Lecture 2

Floating point number boot camp and algorithmic complexity. The following material is available: slides (pdf) and solutions to the hand-out (pdf).

Lecture 3

Matricies, algorithmic complexity, LU decomposition. The following material is available: slides (pdf) and lecture notes (pdf).

Lecture 4

Review and examples for the linear least square fit (see handout from class), root finding algorithm, geotab walk through. The following material is available: lecture notes (pdf). The geotab example and the LU decomposition code are available as jupyter notebooks in the course repository on github.

Lecture 5

Root finding methods beyond bisection, gravitational wave discovery, plotting with matplotlib. The following material is available: lecture notes (pdf). The gravitational wave notebooks are available on the LIGO Open Science Center.

Lecture 6

Midterm, interpolation methods. The following material is available: lecture notes (pdf).

Lecture 7

Interpolation examples, introduction to differential equations. The following material is available: lecture notes (pdf), interpolation examples (github).

Lecture 8

Integration examples, N-body simulations. The following material is available: lecture notes (pdf).

Lecture 9

Numerical integration, Monte Carlo. The following material is available: lecture notes (pdf). Details on Buffon's Needle can be found on wikipedia. Details on random number generators and cryptography can be found in the Computational Physics book, chapter 10. A good introduction to Monte Carlo methods can be found in Helmut Katzbraber's lecture notes . In particular, read the chapter 2.2 on Markov Chains.

Lecture 10

Monte carlo methods, Bayes's theorem. The following material is available: slides (pdf).

Lecture 11

Quiz 4 (retake), review of material for the final exam. The following material is available: slides (pdf).

Lecture 12

Geotab presentations.

Final exams from previous years

Launch of a rocket built by students in PHYB54 on the roof of the Science Wing.

(Winter 2017) Mechanics: From Oscillations to Chaos (PHYB54)

From the calendar: The linear, nonlinear and chaotic behaviour of classical mechanical systems such as oscillators, rotating bodies, and central field systems. The course will develop analytical and numerical tools to solve such systems and determine their basic properties. The course will include mathematical analysis, numerical exercises (Python), and demonstrations of mechanical systems.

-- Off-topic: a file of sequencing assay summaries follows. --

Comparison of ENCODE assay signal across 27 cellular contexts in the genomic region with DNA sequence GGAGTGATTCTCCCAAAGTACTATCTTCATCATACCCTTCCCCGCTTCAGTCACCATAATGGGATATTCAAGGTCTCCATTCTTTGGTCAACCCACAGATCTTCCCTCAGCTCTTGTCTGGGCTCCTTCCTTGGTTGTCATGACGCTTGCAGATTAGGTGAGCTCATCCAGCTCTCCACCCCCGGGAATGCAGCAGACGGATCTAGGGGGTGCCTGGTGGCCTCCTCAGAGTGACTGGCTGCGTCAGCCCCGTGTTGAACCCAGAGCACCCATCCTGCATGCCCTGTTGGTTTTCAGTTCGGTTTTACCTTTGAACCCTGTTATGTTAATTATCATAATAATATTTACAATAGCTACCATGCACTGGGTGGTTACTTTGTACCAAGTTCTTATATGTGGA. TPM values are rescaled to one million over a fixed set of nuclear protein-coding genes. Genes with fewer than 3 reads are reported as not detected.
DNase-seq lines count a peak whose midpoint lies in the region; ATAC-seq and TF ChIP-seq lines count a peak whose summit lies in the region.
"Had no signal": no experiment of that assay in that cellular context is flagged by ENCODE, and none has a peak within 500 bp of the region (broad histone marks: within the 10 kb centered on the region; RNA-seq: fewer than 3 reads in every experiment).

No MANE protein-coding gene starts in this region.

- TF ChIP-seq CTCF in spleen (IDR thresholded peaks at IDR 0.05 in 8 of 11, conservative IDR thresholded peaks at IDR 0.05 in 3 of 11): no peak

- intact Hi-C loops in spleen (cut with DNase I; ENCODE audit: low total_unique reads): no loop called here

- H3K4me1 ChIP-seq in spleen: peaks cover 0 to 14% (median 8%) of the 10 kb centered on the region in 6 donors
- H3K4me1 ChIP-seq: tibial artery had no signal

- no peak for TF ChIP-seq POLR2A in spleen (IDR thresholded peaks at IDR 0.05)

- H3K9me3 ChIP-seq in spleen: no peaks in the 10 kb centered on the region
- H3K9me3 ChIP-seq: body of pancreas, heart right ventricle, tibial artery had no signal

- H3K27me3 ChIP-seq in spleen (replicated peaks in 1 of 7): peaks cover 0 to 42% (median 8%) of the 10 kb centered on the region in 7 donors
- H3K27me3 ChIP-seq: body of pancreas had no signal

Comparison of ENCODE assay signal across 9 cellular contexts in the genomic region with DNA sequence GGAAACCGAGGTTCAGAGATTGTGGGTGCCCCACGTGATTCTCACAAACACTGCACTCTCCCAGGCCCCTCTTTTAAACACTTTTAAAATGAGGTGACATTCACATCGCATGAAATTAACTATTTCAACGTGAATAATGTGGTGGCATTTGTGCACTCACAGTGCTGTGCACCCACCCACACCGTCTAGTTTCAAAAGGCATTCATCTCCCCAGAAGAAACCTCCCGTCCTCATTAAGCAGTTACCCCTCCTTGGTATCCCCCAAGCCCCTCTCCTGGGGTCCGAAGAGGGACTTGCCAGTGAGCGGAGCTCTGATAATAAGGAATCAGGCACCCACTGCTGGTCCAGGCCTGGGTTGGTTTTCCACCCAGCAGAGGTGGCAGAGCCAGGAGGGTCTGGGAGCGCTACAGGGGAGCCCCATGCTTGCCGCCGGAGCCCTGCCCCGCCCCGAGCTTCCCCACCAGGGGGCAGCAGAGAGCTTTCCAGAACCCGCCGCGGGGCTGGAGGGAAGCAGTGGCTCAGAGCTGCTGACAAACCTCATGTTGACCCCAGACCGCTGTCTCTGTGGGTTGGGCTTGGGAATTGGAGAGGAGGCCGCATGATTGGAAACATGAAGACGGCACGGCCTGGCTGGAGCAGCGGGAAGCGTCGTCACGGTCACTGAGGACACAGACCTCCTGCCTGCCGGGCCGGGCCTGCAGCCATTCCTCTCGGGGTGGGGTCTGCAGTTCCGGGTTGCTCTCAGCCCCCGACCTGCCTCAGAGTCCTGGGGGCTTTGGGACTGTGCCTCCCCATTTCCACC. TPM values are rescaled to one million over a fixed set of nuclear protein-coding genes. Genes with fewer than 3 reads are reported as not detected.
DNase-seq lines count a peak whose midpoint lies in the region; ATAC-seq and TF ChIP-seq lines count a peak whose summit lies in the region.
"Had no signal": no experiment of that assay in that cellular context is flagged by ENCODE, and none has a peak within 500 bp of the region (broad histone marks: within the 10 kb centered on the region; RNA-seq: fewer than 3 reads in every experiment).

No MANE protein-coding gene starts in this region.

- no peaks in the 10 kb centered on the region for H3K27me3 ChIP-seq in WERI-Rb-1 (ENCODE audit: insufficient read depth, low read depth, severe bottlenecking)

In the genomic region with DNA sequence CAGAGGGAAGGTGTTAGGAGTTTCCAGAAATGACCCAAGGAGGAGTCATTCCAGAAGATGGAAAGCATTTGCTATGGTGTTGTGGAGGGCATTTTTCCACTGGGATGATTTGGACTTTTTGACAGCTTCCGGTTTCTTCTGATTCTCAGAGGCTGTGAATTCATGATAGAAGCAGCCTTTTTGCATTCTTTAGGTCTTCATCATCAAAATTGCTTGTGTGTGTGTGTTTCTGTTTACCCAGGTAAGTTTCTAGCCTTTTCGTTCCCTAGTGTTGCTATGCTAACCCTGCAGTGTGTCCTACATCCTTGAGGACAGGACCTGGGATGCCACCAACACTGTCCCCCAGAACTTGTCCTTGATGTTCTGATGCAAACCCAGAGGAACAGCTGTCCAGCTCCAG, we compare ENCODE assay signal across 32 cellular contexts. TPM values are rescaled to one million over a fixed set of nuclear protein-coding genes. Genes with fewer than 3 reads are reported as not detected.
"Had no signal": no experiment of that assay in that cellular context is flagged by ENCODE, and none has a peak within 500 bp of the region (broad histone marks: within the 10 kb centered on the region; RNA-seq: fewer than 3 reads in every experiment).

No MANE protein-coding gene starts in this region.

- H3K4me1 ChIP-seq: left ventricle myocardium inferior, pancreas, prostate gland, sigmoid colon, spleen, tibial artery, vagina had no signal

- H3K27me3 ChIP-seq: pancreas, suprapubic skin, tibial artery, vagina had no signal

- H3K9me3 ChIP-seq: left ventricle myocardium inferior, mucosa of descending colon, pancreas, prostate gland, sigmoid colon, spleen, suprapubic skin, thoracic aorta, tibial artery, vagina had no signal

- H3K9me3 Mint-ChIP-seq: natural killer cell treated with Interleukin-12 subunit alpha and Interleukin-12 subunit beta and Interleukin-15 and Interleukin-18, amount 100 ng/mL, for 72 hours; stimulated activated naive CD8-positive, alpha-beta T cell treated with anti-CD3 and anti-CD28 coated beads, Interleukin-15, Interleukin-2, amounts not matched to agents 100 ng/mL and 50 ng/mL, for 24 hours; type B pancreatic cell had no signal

Problem Sets

Problem Set 7

Image of M51 taken with the UTSC Observatory.

(Winter 2017) Galactic Structure and Dynamics (AST1420)

This is an introductory course to the galactic structure and dynamics. The course starts with discussing observational properties of star clusters, galaxies and galaxy clusters, before going into the mathematical details of modelling these systems. Assignments include numerical exercises.

Problem Set 2

Simulation of the formation of large scale structure and galaxies in the early universe (Max Planck Institute for Astrophysics).

(Fall 2016) Introduction to Scientific Computing (PSCB57)

From the calendar: Scientific computing is a rapidly growing field because computers can solve previously intractable problems and simulate natural processes governed by equations that do not have analytic solutions. During the first part of this course, students will learn numerical algorithms for various standard tasks such as root finding, integration, data fitting, interpolation and visualization. In the second part, students will learn how to model real-world systems from various branches of science. At the end of the course, students will be expected to write small programs by themselves. Assignments will regularly include programming exercises.

Submissions

To submit an assignment, go to http://rein.utsc.utoronto.ca/submit/.

Old exams

Note that the topics changed. For example, we did not do cover the assembler language this year.

Assignments

Assignment 4

Newton's methods, data files, bisection method. Download as PDF. (updated Monday Oct 24)

Lecture notes

Lecture 3

No lecture notes for this lecture. See Computational Physics by Newman, chapter 6.1. Code sample form the lecture: linearequations.py.